The Year In Music: Tracks Pt. 4

Almost there! Here’s the fourth of five installments covering 50 standout tracks from 2014. Arranged in alphabetical order, this segment extends from roving stoners Parquet Courts to the white boy/girl soul of Slow Club. Click the track names for music videos and follow the links at the bottom of the page for more aural/mind stimulation. Enjoy.

Parquet Courts | “Instant Disassembly”

SUNBATHING_ANIMALParquet Courts are moving backwards and forwards concurrently and like most things they do its awe-inspiring and a little nauseating. They’ve cast off the cloak of myth they wore throughout the length of last year’s blistering Light Up Gold. But underneath that tattered cape was something weirder still: chops. Sunbathing Animal is a pummeling excursion through the roots and limbs of punk rock. This band is no stranger to krautrock but blues? “Instant Disassembly” doesn’t exactly swagger like Jagger or spill it like Dylan. Instead, it moves queasily through the steps of a half-remembered dance. The song’s subject, an otherwise unnamed beauty, is a poetic figure of some significance. She is savior and assailant simultaneously, at least in our messenger’s mind’s eye. “Instant Disassembly” is a disarming detour, something so commonplace yet so bizarre when placed in this context. Like a pizza in a lion’s cage. What’s enviable about Parquet Courts is how this brilliance just seems to slide out of them and, as such, Sunbathing Animal is a convincing self-portrait of modern day slacker genius.

PAWS | “Erreur Humaine”

YOUTH_CULTURE_FOREVEREverything you need to know about PAWS is made plain by the 30-second mark of “Erreur Humaine,” the opening track on their aptly titled Youth Culture Forever. Then again, their last album was called Cokefloat so chances are you knew what you were getting yourself in to. Either way, after a sulky opening the track explodes into a fist shaking, floor stomping, self-mutilating ballad of unrequited love. Like their emo predecessors, the band’s virtue is in their ability to go from the guy huddled in a corner at a house party sucking down Miller High Life to the same guy smashing a hole in the wall after a heated exchange with his ex during the same party. Youth Culture Forever contains plenty for the romantically unhinged human to relate to and even offers some pearls of wisdom to see you through your dark days the most important of which may be this track’s insistence that “one should never go back and fuck with the past.” Amen.

Perfume Genius | “Queen”

QUEENI’ve always appreciated Perfume Genius’ delicate beauty. Mike Hadreas’ permanently damaged voice pairs undeniably well with a simmering piano or shaky guitar. Hadreas has this sound down to a science, writing one quietly devastating song after another holed up somewhere in his hometown of Seattle. Perfume Genius underwent a profound transformation, sonically and emotionally, between Put Your Back N 2 It (2012) and this year’s Too Bright. “Queen” is the sound of that deeply self-conscious boy in the dark hoody putting on sequins and a little rouge and stepping out, unafraid, into the world. Hadreas’ music has never been totally defined by his sexuality but “Queen” is ruthlessly defiant in its queerness. In a country that is still largely torn up over a person’s right to marry someone of their own gender, Hadreas offers up a wrenching, funny and brilliant counter offer to homophobia and transphobia. “No family is safe when I sashay,” he promises triumphantly. Better run for the hills, haters.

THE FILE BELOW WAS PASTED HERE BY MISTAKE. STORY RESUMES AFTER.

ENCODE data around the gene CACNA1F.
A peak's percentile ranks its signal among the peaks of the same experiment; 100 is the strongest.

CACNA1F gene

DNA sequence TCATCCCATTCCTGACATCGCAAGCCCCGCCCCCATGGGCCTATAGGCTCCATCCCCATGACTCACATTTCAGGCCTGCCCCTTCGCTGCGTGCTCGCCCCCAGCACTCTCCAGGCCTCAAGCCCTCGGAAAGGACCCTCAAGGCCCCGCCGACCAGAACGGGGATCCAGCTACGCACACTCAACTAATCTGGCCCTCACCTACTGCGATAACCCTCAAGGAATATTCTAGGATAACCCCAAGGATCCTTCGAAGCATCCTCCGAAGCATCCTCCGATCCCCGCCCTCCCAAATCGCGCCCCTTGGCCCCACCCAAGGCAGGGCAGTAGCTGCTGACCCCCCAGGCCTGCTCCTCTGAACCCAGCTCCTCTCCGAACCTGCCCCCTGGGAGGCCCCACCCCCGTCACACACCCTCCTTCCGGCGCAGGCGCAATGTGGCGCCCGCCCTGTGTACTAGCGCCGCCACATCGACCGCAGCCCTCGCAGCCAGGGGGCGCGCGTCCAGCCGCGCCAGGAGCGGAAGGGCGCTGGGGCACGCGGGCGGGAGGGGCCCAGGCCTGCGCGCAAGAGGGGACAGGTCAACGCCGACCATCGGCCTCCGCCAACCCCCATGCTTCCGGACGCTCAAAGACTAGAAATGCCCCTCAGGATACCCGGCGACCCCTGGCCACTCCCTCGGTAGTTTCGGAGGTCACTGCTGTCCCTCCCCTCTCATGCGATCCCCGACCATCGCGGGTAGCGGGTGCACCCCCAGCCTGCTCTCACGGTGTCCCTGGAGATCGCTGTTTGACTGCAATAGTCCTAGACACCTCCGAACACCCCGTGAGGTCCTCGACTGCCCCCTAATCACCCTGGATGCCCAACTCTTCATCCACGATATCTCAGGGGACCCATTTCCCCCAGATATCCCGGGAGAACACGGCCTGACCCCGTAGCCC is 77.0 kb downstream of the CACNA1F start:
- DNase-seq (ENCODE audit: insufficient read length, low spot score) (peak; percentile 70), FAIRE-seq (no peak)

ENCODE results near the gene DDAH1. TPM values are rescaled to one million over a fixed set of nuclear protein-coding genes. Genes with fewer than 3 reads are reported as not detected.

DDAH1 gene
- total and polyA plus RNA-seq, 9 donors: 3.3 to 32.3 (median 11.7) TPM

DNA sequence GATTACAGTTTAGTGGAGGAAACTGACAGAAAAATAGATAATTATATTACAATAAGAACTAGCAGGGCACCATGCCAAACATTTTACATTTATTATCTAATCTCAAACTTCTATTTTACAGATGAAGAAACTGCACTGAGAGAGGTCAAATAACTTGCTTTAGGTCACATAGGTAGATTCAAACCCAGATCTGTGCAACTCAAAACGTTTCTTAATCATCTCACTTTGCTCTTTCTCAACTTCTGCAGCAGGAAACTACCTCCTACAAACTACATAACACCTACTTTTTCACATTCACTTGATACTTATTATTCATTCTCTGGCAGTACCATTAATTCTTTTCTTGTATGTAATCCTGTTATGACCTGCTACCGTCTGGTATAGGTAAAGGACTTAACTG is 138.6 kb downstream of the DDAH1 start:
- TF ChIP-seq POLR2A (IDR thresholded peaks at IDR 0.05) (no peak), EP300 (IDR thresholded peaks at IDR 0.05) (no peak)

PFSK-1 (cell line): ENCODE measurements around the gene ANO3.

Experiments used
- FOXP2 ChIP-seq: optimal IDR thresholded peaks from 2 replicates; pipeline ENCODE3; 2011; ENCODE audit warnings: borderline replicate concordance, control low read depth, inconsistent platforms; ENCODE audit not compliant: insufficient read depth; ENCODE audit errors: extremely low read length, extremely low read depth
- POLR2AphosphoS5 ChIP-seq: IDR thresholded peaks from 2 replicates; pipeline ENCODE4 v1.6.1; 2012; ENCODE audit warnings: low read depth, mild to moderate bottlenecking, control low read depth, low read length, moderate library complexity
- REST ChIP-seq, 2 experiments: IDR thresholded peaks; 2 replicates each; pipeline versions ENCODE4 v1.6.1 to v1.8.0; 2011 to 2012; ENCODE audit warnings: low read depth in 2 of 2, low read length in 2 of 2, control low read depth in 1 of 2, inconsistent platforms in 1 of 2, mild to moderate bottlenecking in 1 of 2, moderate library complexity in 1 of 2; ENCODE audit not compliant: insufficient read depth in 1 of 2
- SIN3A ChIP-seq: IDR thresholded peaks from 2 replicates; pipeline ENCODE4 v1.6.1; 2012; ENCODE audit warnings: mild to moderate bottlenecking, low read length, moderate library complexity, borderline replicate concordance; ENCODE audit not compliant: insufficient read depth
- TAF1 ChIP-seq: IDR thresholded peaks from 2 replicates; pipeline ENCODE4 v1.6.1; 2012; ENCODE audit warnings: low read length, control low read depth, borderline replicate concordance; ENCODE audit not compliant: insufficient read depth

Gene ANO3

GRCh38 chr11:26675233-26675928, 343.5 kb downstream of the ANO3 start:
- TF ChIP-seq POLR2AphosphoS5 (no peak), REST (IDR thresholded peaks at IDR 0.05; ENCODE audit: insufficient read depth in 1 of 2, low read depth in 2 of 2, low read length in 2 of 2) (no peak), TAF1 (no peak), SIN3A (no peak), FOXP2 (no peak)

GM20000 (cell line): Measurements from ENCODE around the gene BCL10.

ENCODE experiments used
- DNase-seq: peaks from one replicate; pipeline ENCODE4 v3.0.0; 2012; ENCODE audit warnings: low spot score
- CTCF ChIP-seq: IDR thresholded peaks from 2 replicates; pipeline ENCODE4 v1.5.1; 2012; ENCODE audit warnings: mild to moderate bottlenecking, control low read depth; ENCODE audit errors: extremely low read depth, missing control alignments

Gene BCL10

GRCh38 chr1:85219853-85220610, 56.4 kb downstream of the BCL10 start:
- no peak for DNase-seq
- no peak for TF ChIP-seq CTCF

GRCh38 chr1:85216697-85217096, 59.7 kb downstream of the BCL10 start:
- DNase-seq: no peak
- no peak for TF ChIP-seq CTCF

Robyn & Röyksopp | “Do It Again”

DO_IT_AGAINWhat is it about Scandinavia that produces such genre-defying work. Consider the psychic similarities between Ingmar Bergman and Lykke Li, Swedes who reflect(ed) on the burdens put on us by others and those we hang on ourselves. There’s a clearly traceable lineage between The Shape of Punk to Come and Plowing Into the Fields of Love. And then there’s the inexplicable, singular artists whose very existence defies convention. And to top it all off, those of the frigid Northern lands seem to know how to make danceable pop music better than anyone else. After collaborating on her Body Talk series, Norway’s Röyksopp and uber-famous Robyn reconvened this year to put together some formidable dance music. The title track, five minutes of searing, in-the-red synths and bass is as addictive as you’d imagine. The real surprise is how strange the rest of the album is. The decision to bookend the EP with ten minute avant garde odysseys (the first of which closes with a two minute saxophone solo) recontextualizes “Do It Again”, its carnal pleasures lent a sense of urgent necessity. It also helps justify Röyksopp’s decision to break up, having capped their career with some of their best work in years. And yet with all this philosophy and history in mind let us not forget that this is music for the the body, the id and, most of all, the dancefloor.